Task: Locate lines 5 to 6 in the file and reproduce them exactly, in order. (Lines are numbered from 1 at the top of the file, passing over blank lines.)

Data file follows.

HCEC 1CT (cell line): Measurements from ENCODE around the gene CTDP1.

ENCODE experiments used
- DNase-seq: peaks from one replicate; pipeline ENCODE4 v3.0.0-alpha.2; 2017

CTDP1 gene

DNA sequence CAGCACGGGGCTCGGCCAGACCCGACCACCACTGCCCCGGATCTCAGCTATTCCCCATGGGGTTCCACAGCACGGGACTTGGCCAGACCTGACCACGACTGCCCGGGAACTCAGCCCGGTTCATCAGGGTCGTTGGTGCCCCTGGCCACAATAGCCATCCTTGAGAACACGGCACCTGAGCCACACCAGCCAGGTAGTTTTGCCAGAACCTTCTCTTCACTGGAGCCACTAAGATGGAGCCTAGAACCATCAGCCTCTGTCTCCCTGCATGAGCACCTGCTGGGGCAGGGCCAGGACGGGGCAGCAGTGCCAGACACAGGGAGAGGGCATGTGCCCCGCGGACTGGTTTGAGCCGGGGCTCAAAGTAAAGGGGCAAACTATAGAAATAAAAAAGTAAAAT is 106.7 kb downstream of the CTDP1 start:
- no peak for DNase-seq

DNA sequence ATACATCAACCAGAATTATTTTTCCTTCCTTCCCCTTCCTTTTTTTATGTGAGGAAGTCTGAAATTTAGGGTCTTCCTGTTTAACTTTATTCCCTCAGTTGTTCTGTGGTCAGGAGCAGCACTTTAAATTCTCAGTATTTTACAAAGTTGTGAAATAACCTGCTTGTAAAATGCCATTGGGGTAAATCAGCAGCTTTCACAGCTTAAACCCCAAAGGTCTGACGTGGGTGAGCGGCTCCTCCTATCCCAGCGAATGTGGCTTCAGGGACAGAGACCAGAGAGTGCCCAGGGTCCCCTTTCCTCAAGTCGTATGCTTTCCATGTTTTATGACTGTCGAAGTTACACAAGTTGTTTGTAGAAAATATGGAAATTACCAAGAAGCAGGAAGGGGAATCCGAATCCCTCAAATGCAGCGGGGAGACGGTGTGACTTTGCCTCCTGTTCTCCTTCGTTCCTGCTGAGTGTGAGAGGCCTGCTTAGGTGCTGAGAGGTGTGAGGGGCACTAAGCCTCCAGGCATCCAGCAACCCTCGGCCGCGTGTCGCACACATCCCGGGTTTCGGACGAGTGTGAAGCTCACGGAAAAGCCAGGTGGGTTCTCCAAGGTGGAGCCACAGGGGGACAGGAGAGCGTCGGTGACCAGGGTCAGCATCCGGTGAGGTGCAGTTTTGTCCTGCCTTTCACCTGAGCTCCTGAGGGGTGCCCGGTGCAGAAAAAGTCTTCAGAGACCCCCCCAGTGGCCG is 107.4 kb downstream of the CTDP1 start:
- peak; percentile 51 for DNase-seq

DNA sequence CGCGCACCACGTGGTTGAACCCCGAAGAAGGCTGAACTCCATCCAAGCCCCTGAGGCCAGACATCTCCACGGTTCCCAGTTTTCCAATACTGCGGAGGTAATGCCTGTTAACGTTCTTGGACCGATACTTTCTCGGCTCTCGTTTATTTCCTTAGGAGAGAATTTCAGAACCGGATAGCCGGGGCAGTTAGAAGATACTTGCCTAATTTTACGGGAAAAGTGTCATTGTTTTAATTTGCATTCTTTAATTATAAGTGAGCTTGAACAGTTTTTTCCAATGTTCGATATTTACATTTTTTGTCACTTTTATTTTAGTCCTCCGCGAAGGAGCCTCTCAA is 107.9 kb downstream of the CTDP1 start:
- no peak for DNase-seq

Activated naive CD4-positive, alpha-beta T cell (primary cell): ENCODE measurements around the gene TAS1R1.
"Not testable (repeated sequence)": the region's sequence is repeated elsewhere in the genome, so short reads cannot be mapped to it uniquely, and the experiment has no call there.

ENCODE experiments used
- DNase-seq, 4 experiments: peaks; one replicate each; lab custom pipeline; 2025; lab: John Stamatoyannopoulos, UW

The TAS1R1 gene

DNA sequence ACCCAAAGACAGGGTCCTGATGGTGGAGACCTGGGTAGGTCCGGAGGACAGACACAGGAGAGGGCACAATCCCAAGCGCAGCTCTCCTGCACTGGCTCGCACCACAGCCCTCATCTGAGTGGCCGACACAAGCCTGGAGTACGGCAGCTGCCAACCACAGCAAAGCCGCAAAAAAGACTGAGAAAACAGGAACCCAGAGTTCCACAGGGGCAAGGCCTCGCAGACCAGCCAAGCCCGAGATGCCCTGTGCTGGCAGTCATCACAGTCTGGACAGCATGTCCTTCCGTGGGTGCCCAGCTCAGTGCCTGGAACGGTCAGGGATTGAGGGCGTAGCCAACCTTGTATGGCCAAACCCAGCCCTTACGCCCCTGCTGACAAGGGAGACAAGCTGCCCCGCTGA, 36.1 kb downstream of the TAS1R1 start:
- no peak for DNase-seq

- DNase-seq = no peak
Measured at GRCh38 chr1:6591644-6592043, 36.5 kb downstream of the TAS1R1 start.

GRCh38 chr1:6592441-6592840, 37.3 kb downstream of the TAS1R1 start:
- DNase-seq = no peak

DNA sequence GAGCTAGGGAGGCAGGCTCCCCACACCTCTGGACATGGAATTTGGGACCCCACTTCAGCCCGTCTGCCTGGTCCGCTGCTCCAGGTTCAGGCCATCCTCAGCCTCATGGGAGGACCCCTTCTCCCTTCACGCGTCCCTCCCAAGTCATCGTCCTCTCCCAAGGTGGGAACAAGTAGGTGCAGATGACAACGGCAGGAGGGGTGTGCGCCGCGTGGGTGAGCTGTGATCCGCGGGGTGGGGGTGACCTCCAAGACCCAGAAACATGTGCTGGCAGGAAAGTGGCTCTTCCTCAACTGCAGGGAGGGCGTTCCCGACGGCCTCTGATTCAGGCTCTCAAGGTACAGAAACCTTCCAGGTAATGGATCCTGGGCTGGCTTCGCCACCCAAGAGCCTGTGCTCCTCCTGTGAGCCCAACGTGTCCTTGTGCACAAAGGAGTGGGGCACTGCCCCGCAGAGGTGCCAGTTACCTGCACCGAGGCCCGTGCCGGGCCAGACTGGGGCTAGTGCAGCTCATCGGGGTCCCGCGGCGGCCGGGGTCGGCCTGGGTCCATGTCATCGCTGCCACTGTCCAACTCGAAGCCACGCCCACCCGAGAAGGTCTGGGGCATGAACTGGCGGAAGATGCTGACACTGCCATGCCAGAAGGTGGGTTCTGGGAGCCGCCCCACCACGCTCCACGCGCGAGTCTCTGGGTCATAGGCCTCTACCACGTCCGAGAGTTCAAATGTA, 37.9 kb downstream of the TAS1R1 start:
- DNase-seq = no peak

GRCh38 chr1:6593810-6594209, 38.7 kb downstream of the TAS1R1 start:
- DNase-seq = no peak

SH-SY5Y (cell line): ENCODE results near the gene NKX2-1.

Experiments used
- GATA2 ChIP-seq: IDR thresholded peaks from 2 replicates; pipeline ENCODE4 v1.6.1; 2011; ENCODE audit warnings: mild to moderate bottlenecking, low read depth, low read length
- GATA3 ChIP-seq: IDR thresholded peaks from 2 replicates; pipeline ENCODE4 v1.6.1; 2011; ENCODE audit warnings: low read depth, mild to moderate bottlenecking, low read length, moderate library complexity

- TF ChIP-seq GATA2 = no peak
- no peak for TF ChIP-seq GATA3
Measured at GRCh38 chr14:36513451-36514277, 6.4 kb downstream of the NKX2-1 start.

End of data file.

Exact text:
DNA sequence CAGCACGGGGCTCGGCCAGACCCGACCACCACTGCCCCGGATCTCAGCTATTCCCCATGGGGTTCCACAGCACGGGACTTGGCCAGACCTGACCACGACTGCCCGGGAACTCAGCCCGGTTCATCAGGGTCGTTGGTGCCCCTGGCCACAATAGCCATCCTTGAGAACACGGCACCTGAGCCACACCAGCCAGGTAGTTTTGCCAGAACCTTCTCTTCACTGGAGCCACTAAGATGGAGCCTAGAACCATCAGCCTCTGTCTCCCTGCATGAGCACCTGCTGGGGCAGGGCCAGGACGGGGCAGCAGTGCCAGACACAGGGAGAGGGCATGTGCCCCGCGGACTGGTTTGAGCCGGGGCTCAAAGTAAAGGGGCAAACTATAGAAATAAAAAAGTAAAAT is 106.7 kb downstream of the CTDP1 start:
- no peak for DNase-seq